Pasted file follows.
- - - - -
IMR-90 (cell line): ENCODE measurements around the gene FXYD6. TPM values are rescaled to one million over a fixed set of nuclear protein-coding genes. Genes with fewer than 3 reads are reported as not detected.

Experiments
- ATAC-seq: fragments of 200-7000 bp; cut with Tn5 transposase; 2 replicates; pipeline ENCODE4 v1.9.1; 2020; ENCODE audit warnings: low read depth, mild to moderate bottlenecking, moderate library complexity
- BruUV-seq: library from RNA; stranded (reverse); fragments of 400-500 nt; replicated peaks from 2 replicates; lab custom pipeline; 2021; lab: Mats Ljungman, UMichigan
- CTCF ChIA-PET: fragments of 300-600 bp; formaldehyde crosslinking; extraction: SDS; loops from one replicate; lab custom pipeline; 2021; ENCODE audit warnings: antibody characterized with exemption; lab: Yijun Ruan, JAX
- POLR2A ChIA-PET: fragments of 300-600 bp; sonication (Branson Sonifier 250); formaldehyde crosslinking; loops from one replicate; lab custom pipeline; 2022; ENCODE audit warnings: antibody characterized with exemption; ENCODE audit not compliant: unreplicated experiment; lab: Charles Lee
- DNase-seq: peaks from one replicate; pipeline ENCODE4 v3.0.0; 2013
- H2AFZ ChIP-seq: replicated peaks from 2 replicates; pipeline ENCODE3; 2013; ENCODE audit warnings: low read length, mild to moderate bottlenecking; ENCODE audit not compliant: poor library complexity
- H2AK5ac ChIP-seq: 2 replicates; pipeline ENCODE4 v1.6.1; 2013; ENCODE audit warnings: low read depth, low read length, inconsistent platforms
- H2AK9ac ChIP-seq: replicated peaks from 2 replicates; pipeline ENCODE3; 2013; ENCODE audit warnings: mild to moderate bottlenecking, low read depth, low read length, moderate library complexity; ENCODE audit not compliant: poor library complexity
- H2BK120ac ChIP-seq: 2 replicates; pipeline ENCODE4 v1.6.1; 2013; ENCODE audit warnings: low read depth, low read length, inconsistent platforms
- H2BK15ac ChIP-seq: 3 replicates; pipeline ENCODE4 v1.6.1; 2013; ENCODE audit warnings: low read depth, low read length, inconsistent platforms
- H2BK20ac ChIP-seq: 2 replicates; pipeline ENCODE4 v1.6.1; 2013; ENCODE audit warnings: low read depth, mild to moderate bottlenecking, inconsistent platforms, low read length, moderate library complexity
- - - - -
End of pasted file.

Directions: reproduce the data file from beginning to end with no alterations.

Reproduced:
IMR-90 (cell line): ENCODE measurements around the gene FXYD6. TPM values are rescaled to one million over a fixed set of nuclear protein-coding genes. Genes with fewer than 3 reads are reported as not detected.

Experiments
- ATAC-seq: fragments of 200-7000 bp; cut with Tn5 transposase; 2 replicates; pipeline ENCODE4 v1.9.1; 2020; ENCODE audit warnings: low read depth, mild to moderate bottlenecking, moderate library complexity
- BruUV-seq: library from RNA; stranded (reverse); fragments of 400-500 nt; replicated peaks from 2 replicates; lab custom pipeline; 2021; lab: Mats Ljungman, UMichigan
- CTCF ChIA-PET: fragments of 300-600 bp; formaldehyde crosslinking; extraction: SDS; loops from one replicate; lab custom pipeline; 2021; ENCODE audit warnings: antibody characterized with exemption; lab: Yijun Ruan, JAX
- POLR2A ChIA-PET: fragments of 300-600 bp; sonication (Branson Sonifier 250); formaldehyde crosslinking; loops from one replicate; lab custom pipeline; 2022; ENCODE audit warnings: antibody characterized with exemption; ENCODE audit not compliant: unreplicated experiment; lab: Charles Lee
- DNase-seq: peaks from one replicate; pipeline ENCODE4 v3.0.0; 2013
- H2AFZ ChIP-seq: replicated peaks from 2 replicates; pipeline ENCODE3; 2013; ENCODE audit warnings: low read length, mild to moderate bottlenecking; ENCODE audit not compliant: poor library complexity
- H2AK5ac ChIP-seq: 2 replicates; pipeline ENCODE4 v1.6.1; 2013; ENCODE audit warnings: low read depth, low read length, inconsistent platforms
- H2AK9ac ChIP-seq: replicated peaks from 2 replicates; pipeline ENCODE3; 2013; ENCODE audit warnings: mild to moderate bottlenecking, low read depth, low read length, moderate library complexity; ENCODE audit not compliant: poor library complexity
- H2BK120ac ChIP-seq: 2 replicates; pipeline ENCODE4 v1.6.1; 2013; ENCODE audit warnings: low read depth, low read length, inconsistent platforms
- H2BK15ac ChIP-seq: 3 replicates; pipeline ENCODE4 v1.6.1; 2013; ENCODE audit warnings: low read depth, low read length, inconsistent platforms
- H2BK20ac ChIP-seq: 2 replicates; pipeline ENCODE4 v1.6.1; 2013; ENCODE audit warnings: low read depth, mild to moderate bottlenecking, inconsistent platforms, low read length, moderate library complexity